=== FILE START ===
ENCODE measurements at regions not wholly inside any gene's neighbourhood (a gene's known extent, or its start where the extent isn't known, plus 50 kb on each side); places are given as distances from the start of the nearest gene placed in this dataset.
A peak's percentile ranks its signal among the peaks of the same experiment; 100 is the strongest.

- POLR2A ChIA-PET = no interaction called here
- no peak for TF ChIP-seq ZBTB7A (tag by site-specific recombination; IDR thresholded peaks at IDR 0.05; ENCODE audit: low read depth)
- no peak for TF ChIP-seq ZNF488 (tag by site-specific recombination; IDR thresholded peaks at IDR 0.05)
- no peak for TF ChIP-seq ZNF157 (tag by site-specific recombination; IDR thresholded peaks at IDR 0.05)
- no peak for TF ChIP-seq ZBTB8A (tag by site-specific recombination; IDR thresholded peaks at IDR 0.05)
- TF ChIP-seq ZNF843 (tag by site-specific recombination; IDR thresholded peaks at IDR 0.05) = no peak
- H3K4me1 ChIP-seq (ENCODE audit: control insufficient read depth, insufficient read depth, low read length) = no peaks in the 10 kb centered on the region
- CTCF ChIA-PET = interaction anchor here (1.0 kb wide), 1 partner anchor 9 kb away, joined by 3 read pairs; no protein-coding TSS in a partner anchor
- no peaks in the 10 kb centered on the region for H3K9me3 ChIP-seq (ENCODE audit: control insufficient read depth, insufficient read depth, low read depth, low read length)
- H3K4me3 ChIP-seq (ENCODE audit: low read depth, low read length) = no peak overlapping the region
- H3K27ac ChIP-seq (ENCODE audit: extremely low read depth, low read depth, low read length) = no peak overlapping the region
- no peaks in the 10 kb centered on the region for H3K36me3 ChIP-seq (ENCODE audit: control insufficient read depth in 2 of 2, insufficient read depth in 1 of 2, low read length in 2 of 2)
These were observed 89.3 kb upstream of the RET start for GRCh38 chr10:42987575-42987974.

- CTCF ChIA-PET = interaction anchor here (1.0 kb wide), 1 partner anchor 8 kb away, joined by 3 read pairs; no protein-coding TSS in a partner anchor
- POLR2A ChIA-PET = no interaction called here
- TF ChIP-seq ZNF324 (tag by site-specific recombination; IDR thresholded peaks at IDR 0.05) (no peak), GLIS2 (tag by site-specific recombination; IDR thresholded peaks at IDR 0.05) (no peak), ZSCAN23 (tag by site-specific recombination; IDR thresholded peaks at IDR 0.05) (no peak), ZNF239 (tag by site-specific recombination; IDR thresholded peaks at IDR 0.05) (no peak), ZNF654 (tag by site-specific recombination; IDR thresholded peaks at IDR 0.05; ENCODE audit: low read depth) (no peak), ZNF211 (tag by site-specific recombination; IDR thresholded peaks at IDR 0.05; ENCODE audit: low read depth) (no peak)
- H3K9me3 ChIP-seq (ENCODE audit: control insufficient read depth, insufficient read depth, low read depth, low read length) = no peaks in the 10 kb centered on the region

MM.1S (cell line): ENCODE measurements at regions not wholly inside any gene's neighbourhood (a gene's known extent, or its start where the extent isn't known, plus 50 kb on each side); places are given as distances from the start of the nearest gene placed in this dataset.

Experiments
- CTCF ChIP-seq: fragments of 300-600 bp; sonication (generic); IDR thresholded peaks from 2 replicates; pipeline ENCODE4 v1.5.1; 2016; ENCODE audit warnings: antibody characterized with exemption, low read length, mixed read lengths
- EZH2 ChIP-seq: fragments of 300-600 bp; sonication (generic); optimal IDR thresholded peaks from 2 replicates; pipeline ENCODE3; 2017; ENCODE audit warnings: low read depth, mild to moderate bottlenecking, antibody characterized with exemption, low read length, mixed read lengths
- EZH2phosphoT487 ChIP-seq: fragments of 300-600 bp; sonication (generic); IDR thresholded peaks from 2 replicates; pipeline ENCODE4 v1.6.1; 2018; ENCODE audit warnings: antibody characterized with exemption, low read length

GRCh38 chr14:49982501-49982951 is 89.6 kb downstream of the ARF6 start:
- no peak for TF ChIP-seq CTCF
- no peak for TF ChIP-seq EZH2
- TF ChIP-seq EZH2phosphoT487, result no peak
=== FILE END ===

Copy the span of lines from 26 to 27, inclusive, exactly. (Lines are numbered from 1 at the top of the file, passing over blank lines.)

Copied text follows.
- no peak for TF ChIP-seq CTCF
- no peak for TF ChIP-seq EZH2